When it comes to colleges and universities, research-based collaboration, and artistic-based areas, relations are expected to be more friendly. However, when it comes to fighting China’s human rights violations, individuals or business entities might be targeted. Based on Vice President-elect Kamala Harris’ proposed Uyghur Human Rights Policy Act of 2020, there’s an expectation the Biden administration will keep the pressure on China.

Beginning in 2017, Biden began to discuss plans for America and how some of America’s crucial industries could be more self-sufficient and less reliant on China. Examples include pharmaceutical products, medical equipment, and rare earth minerals.

Potential actions the Biden administration could implement against China include sanctions; U.S. government-sponsored legal action against Chinese firms; and becoming more involved in the World Trade Organization (WTO) and similar organizations. This is seen by some as the U.S. becoming more in-step with Europe to better pressure China in WTO and related disputes. It might also include courting America’s allies in reducing or prohibiting Chinese investment of domestic industries to make it more difficult for Chinese firms to obtain cutting-edge technology.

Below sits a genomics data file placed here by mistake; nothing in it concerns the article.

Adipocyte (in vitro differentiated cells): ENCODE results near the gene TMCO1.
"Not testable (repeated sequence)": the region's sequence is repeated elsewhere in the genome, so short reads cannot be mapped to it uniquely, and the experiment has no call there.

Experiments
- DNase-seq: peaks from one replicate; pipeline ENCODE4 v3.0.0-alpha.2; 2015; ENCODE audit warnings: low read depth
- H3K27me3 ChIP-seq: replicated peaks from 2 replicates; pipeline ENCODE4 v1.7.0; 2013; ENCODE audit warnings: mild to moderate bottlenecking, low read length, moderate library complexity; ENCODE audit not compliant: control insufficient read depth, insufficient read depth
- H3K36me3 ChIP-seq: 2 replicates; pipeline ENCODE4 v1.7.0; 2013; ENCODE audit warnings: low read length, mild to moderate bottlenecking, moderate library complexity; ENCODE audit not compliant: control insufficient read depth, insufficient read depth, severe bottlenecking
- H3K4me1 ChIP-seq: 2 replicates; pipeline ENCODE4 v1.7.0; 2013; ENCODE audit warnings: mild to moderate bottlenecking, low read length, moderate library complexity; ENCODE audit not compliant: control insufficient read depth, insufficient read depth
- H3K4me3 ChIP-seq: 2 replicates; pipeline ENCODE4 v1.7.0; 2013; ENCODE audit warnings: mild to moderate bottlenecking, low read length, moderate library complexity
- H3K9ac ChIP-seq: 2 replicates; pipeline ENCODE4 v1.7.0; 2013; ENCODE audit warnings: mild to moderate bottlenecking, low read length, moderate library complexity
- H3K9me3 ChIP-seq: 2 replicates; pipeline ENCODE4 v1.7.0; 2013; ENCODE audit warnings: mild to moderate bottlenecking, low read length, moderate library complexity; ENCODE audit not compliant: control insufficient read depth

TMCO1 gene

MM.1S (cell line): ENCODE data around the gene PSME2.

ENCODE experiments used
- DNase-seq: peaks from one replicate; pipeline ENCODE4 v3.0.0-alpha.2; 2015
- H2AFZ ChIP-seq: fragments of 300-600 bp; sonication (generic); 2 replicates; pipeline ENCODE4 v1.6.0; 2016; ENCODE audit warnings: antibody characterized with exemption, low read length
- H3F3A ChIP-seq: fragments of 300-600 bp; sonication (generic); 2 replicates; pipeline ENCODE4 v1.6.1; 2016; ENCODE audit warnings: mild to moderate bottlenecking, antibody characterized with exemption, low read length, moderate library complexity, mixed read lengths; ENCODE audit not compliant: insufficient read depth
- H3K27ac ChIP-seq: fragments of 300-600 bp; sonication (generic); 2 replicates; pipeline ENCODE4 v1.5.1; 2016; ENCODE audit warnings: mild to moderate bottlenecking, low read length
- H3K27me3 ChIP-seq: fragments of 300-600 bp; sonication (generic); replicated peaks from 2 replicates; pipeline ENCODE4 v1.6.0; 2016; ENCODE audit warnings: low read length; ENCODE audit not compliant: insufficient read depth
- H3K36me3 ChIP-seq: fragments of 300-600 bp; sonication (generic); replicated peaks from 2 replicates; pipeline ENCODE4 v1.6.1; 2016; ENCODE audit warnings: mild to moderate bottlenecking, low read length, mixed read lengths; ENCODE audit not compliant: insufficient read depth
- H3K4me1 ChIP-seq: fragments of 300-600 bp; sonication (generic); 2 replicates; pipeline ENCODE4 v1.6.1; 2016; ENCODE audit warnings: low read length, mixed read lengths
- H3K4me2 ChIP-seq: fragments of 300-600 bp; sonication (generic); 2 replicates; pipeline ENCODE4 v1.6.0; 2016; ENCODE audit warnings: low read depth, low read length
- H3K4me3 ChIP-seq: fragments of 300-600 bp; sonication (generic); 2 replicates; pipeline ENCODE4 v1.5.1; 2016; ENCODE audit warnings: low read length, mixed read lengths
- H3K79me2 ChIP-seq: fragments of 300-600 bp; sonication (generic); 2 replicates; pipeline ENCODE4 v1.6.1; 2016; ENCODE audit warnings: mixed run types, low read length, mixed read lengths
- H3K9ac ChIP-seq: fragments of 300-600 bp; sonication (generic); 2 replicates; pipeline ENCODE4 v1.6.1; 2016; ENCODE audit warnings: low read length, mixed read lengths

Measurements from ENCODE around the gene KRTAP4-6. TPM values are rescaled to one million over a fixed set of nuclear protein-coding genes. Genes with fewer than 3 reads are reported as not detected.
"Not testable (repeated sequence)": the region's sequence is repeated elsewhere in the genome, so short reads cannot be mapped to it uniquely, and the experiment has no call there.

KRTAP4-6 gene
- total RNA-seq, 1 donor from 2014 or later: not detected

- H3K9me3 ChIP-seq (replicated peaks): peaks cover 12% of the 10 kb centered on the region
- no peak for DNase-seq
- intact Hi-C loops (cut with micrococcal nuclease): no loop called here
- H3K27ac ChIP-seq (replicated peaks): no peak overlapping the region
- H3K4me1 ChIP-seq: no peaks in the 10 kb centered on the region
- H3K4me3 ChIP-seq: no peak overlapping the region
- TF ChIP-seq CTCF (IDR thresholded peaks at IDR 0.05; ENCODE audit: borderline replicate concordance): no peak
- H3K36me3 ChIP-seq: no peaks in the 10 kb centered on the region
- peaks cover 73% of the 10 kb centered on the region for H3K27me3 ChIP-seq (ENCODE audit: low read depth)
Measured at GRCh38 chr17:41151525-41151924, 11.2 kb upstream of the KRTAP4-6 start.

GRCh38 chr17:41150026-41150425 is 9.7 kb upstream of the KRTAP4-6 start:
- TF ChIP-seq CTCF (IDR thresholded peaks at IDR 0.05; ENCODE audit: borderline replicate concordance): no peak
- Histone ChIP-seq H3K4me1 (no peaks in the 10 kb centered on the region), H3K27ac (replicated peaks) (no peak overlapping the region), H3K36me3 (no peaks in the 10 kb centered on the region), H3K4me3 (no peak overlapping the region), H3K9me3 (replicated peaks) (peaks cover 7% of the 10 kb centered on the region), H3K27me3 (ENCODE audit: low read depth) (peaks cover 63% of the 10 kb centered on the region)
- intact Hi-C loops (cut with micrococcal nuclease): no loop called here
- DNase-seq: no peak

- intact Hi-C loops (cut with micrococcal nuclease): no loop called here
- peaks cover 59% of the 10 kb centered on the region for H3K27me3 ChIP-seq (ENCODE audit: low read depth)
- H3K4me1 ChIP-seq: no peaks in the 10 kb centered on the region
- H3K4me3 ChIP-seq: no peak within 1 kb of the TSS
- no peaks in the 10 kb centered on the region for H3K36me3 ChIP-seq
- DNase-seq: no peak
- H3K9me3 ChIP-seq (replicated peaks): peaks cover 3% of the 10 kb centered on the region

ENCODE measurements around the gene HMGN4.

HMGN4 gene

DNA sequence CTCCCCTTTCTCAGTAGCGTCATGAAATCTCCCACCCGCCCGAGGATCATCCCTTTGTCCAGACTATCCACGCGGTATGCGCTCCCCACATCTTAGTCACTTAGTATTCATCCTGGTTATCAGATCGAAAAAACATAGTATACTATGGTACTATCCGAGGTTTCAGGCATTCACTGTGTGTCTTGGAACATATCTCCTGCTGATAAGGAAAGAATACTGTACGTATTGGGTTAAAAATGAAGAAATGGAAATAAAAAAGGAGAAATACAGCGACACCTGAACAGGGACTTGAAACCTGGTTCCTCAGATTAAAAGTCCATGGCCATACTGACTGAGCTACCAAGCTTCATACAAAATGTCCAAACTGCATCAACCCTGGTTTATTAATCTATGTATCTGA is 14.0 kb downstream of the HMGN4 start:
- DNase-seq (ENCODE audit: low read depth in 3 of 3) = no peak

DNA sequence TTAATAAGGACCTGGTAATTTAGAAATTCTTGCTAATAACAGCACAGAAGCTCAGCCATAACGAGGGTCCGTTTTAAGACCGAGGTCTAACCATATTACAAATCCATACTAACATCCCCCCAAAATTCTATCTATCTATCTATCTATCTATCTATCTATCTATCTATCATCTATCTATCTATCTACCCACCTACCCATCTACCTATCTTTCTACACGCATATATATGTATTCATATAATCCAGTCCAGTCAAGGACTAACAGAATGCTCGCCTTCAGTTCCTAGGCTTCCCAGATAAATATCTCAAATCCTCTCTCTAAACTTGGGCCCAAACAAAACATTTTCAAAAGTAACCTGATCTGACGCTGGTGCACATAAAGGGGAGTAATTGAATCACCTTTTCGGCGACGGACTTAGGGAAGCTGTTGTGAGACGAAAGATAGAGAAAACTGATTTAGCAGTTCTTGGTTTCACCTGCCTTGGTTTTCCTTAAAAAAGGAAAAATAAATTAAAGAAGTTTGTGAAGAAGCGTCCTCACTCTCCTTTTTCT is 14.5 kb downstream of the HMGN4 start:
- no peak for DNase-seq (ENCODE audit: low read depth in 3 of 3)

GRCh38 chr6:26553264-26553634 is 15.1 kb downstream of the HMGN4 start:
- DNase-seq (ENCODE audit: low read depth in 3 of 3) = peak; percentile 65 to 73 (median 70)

While there is no way to accurately predict how the Biden administration will treat China, there will likely be continued pushback on China. How these actions will ultimately impact trade and the markets will be seen in the near future.

How Will the Biden Administration Influence the Federal Reserve?

With the nation on the precipice of a transition of administrations on Jan. 20, 2021, there will need to be many roles filled both in and out of the White House. With the potential for Janet Yellen to replace Steven Mnuchin as the next treasury secretary, there is much speculation about how the Federal Reserve will be shaped by the Biden administration.

Predicting Changes to the Federal Reserve

When 2022 arrives, Chair of the Federal Reserve Jerome Powell’s term will expire. While presidents have historically given another term to first-term chairs who were appointed by the outgoing administration, there is no indication that Powell will stay on for another year. President Trump deviated from this norm when he appointed Powell to replace then-Chair Janet Yellen. Originally appointed by Obama to the Fed in 2012, Powell was first a Fed governor and a Republican politically.

First Vice Chair Richard Clarida’s term expires in January 2022. Vice-Chair of Banking Supervision Randal Quarles’ term expires in October 2021. Both vice-chairs are expected to be replaced when their terms are up.  

With two Fed board seats still unfilled, and if the Biden administration nominates Fed Governor Lael Brainard to become the next Treasury Secretary, it would create a third Fed board seat opening. Brainard is favored as a strong candidate because many economic experts see a need for the Fed and the U.S. Treasury to work together closely.    

While President Trump attempted to fill one of the empty Fed seats with Judy Shelton, on Nov. 17, the U.S. Senate declined her nomination to sit on the Federal Reserve Board of Governors; Christopher Waller still could be confirmed during the Senate’s post-election session. Assuming he doesn’t get confirmed before Congress adjourns and 2020 closes, the nomination will expire.

What’s Not Expected to Change